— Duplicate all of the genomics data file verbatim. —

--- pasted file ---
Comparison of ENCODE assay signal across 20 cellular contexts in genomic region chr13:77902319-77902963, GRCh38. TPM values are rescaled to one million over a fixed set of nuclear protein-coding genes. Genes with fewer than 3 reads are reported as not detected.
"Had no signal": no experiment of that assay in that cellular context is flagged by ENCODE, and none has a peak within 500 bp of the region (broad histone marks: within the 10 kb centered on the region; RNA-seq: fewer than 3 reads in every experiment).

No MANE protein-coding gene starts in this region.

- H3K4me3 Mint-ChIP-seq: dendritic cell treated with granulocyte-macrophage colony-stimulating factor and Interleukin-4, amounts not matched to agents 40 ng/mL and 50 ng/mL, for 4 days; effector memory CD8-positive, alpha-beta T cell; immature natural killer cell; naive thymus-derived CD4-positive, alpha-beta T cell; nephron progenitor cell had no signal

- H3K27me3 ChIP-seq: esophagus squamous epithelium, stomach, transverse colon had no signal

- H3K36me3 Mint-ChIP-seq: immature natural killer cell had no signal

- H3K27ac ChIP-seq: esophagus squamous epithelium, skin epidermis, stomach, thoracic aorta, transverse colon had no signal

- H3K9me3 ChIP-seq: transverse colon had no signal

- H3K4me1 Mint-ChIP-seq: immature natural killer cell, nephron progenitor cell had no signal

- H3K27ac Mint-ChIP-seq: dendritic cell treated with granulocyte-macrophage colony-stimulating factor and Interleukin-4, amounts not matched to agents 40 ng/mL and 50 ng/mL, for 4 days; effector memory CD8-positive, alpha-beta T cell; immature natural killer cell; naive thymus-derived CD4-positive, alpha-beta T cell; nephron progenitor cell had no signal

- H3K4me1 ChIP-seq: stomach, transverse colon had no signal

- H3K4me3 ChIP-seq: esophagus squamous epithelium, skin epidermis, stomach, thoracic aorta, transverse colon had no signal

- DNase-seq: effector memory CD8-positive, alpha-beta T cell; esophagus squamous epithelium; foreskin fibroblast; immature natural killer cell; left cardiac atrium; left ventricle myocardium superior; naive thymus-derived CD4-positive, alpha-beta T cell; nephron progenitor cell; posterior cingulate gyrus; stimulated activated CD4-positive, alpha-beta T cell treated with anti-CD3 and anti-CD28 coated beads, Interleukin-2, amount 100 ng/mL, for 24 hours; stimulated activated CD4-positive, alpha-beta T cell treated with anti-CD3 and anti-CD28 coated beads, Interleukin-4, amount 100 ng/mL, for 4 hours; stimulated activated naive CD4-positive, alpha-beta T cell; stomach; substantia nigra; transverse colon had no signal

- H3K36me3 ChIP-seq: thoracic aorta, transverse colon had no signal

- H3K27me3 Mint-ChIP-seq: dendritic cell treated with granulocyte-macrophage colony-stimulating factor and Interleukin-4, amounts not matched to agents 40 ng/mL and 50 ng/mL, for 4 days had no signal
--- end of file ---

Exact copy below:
Comparison of ENCODE assay signal across 20 cellular contexts in genomic region chr13:77902319-77902963, GRCh38. TPM values are rescaled to one million over a fixed set of nuclear protein-coding genes. Genes with fewer than 3 reads are reported as not detected.
"Had no signal": no experiment of that assay in that cellular context is flagged by ENCODE, and none has a peak within 500 bp of the region (broad histone marks: within the 10 kb centered on the region; RNA-seq: fewer than 3 reads in every experiment).

No MANE protein-coding gene starts in this region.

- H3K4me3 Mint-ChIP-seq: dendritic cell treated with granulocyte-macrophage colony-stimulating factor and Interleukin-4, amounts not matched to agents 40 ng/mL and 50 ng/mL, for 4 days; effector memory CD8-positive, alpha-beta T cell; immature natural killer cell; naive thymus-derived CD4-positive, alpha-beta T cell; nephron progenitor cell had no signal

- H3K27me3 ChIP-seq: esophagus squamous epithelium, stomach, transverse colon had no signal

- H3K36me3 Mint-ChIP-seq: immature natural killer cell had no signal

- H3K27ac ChIP-seq: esophagus squamous epithelium, skin epidermis, stomach, thoracic aorta, transverse colon had no signal

- H3K9me3 ChIP-seq: transverse colon had no signal

- H3K4me1 Mint-ChIP-seq: immature natural killer cell, nephron progenitor cell had no signal

- H3K27ac Mint-ChIP-seq: dendritic cell treated with granulocyte-macrophage colony-stimulating factor and Interleukin-4, amounts not matched to agents 40 ng/mL and 50 ng/mL, for 4 days; effector memory CD8-positive, alpha-beta T cell; immature natural killer cell; naive thymus-derived CD4-positive, alpha-beta T cell; nephron progenitor cell had no signal

- H3K4me1 ChIP-seq: stomach, transverse colon had no signal

- H3K4me3 ChIP-seq: esophagus squamous epithelium, skin epidermis, stomach, thoracic aorta, transverse colon had no signal

- DNase-seq: effector memory CD8-positive, alpha-beta T cell; esophagus squamous epithelium; foreskin fibroblast; immature natural killer cell; left cardiac atrium; left ventricle myocardium superior; naive thymus-derived CD4-positive, alpha-beta T cell; nephron progenitor cell; posterior cingulate gyrus; stimulated activated CD4-positive, alpha-beta T cell treated with anti-CD3 and anti-CD28 coated beads, Interleukin-2, amount 100 ng/mL, for 24 hours; stimulated activated CD4-positive, alpha-beta T cell treated with anti-CD3 and anti-CD28 coated beads, Interleukin-4, amount 100 ng/mL, for 4 hours; stimulated activated naive CD4-positive, alpha-beta T cell; stomach; substantia nigra; transverse colon had no signal

- H3K36me3 ChIP-seq: thoracic aorta, transverse colon had no signal

- H3K27me3 Mint-ChIP-seq: dendritic cell treated with granulocyte-macrophage colony-stimulating factor and Interleukin-4, amounts not matched to agents 40 ng/mL and 50 ng/mL, for 4 days had no signal